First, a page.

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    There are probably hundreds of fatwas concerning female genital mutilation or „khitan“ which is in Arabic circumcision, some condemning the practice for girls, some allowing it, some recommending it, some requiring it.

    A fatwa is a religious ruling which Muslim believers will try to follow, but they are not considered binding. Usually, fatwas are issued by a mufti who works for the national Dar al Ifta (House of rulings) which is in many countries with Muslim majority an official national body. There are Shia and Sunni fatwas and within Sunni Islam the four main law school may each have their own interpretation on a subject. Even within one law school, the rulings in one country differ from those in another country. To complicate things, a fatwa does not have to be issued by an official Mufti, but could also come from other religious scholars.

    The believers may follow those fatwas issued by their mufti, but they can also follow a fatwa by a preacher they particularly like, refer to an Internet page specialized in Islamic guidance or they can choose a fatwa suiting best their circumstances. Thus, the fact that a fatwa has been issued against or pro female genital mutilation does not mean that this is the official legal opinion of “Islam” – a common misunderstanding among Westerner who compare such rulings with those of the Catholic Pope.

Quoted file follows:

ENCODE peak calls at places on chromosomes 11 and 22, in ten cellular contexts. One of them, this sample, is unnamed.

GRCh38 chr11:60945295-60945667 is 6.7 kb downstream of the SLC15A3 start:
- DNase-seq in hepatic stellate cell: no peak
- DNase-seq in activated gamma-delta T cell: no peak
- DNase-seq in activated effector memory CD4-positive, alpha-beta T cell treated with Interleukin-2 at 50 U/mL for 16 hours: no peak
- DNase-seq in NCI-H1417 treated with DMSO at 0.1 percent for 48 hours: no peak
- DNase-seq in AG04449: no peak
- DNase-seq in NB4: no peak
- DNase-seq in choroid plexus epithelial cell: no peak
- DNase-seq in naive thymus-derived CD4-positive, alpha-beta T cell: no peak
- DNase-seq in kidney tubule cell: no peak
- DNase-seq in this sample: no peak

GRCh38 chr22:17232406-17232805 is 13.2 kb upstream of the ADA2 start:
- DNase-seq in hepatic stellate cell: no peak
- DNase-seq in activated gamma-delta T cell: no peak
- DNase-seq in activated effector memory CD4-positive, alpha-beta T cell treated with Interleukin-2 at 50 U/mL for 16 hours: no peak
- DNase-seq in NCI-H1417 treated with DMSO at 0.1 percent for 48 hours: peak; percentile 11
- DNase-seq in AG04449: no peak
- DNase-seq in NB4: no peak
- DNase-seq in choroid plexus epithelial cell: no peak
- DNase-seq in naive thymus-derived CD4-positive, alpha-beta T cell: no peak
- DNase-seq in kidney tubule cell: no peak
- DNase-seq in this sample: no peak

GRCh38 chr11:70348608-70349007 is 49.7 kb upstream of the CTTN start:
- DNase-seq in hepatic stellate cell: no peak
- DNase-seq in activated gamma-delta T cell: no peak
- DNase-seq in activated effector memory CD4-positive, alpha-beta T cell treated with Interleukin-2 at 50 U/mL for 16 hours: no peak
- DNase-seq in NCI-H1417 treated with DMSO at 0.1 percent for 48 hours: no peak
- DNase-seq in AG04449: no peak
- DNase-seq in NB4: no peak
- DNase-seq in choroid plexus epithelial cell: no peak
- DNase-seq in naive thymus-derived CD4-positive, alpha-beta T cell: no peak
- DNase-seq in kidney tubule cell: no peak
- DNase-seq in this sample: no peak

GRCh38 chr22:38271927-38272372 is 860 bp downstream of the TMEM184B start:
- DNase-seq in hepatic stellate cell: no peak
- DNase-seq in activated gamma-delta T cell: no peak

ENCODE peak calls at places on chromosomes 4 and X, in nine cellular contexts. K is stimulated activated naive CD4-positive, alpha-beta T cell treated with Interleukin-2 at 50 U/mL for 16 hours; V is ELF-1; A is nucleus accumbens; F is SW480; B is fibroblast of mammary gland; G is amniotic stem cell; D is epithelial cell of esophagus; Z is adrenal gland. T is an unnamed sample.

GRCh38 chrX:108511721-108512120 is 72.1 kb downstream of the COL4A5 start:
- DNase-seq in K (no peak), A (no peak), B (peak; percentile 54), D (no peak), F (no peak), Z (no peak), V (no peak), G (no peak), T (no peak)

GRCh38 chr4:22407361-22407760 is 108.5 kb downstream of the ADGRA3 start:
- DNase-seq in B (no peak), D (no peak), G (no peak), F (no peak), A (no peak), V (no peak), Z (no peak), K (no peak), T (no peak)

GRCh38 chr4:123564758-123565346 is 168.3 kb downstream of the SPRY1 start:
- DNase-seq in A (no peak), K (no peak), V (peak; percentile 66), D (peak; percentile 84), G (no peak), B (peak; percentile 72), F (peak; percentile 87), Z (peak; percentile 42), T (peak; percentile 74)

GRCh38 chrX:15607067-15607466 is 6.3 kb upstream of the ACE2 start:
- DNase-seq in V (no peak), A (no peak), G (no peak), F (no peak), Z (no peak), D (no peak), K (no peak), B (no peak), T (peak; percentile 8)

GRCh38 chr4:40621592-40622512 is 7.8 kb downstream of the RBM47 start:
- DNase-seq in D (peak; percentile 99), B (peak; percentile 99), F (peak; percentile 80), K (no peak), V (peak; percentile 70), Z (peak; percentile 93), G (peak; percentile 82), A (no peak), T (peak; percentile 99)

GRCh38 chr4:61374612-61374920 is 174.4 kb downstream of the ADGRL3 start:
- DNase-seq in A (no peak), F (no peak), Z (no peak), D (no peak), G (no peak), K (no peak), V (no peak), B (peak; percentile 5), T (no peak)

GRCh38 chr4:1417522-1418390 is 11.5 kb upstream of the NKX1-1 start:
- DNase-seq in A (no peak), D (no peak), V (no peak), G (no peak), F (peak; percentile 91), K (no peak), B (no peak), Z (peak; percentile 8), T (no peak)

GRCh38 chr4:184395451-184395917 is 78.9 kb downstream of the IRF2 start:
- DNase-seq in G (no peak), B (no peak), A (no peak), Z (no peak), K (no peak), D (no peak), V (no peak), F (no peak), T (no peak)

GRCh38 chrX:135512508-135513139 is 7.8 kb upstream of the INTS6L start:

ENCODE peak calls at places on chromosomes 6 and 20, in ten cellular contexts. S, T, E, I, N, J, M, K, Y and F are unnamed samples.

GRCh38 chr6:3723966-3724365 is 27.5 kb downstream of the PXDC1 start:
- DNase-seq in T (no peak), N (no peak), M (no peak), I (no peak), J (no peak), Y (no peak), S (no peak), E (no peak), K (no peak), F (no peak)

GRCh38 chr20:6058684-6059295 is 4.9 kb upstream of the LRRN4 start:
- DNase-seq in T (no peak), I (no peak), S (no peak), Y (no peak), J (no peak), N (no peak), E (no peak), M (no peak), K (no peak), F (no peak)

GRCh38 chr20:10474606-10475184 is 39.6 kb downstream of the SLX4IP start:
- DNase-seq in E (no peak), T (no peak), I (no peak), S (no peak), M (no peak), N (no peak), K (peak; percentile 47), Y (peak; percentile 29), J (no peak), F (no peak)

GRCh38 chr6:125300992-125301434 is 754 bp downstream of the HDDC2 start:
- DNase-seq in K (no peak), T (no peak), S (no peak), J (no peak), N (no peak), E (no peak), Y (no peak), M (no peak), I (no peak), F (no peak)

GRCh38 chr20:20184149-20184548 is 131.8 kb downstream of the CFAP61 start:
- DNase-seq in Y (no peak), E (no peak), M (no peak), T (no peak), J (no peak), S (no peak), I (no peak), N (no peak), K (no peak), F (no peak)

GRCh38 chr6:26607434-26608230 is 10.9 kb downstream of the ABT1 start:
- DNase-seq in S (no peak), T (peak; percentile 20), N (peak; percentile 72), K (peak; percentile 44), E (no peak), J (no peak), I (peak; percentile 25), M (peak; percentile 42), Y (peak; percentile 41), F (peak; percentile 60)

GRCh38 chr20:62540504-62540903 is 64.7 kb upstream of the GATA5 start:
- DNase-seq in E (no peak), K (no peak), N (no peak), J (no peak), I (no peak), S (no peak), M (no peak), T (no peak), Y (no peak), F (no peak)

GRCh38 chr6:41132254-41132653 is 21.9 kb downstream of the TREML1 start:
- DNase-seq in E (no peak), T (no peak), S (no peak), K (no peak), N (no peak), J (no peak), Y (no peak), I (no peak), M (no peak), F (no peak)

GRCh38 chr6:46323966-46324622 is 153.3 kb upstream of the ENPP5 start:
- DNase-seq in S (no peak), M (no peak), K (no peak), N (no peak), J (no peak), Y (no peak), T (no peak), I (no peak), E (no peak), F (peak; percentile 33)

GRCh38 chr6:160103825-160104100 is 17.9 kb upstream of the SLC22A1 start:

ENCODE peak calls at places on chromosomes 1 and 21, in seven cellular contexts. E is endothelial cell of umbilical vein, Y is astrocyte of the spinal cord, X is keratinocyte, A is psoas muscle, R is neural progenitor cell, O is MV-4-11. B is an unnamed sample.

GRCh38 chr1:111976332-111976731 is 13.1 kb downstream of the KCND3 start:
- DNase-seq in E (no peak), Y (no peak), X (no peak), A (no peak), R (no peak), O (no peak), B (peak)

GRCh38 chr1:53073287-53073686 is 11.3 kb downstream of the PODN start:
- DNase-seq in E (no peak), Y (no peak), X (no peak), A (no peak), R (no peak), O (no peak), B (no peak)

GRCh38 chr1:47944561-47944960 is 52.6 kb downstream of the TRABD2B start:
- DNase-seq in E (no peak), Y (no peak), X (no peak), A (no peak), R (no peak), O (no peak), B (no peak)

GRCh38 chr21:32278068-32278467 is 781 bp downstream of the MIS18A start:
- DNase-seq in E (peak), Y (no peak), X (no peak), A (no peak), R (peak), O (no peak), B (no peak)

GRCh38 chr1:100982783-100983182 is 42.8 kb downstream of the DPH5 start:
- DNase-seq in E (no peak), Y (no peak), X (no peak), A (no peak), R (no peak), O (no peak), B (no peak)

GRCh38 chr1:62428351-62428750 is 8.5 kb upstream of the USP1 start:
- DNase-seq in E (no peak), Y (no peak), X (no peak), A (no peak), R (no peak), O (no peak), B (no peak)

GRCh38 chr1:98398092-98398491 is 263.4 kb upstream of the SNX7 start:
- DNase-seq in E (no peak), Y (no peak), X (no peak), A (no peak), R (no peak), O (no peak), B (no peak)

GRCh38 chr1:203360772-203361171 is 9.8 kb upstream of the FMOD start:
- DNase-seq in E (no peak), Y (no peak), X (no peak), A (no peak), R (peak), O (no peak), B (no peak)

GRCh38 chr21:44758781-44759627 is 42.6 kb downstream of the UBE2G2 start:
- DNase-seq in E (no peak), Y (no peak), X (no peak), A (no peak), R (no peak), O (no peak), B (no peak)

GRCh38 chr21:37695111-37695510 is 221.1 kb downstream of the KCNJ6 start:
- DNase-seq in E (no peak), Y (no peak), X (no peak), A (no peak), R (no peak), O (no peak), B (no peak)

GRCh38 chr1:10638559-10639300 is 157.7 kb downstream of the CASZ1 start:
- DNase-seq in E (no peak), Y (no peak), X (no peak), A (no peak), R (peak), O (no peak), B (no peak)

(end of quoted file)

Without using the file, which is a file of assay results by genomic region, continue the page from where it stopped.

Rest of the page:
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    Female Genital Mutilation has been documented to be practiced in Indonesia since the 17th century. During the past 20 years a number of  r have found a prevalence of more than 90 percent in some areas. It occurs in parts of East, Central and West Java, North Sumatra, Aceh, South Sulawesi and on Madura Island, as well as in many other parts of the archipelago.

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